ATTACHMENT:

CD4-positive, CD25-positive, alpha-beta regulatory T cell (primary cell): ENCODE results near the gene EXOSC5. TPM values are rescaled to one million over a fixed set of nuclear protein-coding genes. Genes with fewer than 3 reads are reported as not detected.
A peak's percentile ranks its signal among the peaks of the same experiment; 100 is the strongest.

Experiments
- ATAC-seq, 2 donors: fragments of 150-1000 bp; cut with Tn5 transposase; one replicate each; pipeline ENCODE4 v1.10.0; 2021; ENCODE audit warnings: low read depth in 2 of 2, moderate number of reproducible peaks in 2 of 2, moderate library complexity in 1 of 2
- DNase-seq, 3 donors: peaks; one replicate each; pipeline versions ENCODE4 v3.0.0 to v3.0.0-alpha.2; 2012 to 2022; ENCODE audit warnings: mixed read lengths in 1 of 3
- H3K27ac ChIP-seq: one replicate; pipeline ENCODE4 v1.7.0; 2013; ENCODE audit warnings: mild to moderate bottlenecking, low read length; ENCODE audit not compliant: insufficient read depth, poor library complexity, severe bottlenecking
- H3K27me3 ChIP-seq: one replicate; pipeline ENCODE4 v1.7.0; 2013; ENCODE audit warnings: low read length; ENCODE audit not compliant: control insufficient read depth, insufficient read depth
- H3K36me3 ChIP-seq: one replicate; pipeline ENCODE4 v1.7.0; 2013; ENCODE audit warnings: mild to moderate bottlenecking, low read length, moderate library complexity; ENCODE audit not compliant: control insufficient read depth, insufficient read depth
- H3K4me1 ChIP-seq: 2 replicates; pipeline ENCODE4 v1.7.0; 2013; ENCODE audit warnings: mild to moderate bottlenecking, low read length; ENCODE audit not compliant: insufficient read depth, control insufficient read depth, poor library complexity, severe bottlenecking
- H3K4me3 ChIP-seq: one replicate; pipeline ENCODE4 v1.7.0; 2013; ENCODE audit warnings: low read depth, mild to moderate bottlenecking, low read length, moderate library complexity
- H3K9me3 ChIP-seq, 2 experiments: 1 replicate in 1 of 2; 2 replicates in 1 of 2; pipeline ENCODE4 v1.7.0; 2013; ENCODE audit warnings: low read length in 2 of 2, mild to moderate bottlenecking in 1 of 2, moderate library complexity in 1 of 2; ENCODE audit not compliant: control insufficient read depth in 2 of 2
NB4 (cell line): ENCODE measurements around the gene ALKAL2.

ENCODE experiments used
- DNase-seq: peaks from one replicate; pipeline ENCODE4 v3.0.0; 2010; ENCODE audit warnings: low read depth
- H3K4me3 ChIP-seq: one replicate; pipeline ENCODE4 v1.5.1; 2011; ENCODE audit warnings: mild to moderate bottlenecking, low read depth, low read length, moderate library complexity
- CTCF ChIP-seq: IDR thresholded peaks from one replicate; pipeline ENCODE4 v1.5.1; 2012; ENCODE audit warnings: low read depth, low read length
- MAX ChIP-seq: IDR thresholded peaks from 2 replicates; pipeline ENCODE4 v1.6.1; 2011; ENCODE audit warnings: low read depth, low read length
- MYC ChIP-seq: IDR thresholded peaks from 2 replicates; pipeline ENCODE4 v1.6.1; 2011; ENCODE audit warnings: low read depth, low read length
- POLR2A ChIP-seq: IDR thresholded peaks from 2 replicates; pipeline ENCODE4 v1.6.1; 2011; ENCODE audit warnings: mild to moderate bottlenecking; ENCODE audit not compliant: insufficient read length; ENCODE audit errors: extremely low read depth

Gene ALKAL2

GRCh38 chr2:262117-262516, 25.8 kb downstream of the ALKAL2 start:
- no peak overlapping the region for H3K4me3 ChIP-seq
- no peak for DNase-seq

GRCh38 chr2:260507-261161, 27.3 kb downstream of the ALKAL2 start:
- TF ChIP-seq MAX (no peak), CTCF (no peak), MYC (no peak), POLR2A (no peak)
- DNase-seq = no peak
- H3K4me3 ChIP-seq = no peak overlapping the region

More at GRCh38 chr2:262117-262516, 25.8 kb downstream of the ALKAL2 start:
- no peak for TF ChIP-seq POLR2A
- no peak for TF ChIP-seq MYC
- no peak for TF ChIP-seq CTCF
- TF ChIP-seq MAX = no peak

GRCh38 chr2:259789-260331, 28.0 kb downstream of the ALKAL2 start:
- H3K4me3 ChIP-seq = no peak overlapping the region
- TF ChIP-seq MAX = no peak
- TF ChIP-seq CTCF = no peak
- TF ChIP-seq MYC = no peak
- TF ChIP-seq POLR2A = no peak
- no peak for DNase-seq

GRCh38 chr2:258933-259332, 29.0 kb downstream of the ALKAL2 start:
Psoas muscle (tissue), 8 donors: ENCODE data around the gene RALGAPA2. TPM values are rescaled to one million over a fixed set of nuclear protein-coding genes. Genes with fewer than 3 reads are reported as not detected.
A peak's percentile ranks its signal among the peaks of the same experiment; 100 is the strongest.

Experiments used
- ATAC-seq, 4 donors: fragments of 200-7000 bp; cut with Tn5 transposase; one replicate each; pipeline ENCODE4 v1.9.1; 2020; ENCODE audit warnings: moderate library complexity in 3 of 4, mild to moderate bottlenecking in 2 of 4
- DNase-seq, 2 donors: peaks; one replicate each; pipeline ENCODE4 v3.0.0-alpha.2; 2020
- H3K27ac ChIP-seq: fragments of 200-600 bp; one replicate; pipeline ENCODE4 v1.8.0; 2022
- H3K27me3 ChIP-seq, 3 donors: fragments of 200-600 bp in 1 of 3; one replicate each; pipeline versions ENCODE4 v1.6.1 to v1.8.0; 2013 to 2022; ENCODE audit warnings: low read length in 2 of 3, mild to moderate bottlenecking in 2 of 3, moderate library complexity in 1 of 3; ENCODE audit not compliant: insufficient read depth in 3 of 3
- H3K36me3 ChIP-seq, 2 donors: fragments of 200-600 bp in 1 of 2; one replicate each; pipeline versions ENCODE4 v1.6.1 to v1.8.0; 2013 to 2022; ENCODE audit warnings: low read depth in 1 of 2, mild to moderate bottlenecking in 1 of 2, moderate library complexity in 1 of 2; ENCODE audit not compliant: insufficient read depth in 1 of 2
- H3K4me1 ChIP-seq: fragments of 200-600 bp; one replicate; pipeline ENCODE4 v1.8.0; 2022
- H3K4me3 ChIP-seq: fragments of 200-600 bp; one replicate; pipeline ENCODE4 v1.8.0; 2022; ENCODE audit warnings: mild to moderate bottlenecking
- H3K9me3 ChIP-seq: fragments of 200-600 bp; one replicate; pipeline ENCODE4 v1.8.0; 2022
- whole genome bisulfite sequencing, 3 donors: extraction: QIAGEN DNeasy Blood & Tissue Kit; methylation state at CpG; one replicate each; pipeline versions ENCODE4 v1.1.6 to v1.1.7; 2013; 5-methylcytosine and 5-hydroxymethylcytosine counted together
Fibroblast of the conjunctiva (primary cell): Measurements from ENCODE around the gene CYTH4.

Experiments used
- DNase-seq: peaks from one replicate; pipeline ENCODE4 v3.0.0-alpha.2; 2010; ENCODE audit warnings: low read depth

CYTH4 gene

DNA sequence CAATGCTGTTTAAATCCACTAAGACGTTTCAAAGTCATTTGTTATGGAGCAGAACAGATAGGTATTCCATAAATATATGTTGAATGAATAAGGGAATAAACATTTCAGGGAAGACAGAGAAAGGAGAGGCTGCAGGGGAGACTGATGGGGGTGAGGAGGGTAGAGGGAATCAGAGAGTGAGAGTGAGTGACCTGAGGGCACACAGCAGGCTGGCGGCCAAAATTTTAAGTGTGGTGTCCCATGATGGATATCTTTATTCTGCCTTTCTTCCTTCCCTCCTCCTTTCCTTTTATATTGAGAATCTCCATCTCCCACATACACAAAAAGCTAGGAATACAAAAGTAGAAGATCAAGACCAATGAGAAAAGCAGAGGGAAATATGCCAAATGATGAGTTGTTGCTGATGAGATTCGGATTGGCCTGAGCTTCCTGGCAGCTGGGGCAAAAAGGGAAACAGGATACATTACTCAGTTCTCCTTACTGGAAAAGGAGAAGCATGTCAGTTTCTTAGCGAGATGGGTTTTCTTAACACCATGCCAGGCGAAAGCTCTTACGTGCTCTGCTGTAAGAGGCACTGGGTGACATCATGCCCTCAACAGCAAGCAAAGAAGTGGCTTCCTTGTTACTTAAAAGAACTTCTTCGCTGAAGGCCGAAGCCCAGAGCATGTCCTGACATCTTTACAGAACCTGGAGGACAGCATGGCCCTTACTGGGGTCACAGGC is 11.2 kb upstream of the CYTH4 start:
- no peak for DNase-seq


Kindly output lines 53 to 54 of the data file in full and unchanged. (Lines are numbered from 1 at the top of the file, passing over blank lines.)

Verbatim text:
Fibroblast of the conjunctiva (primary cell): Measurements from ENCODE around the gene CYTH4.

Experiments used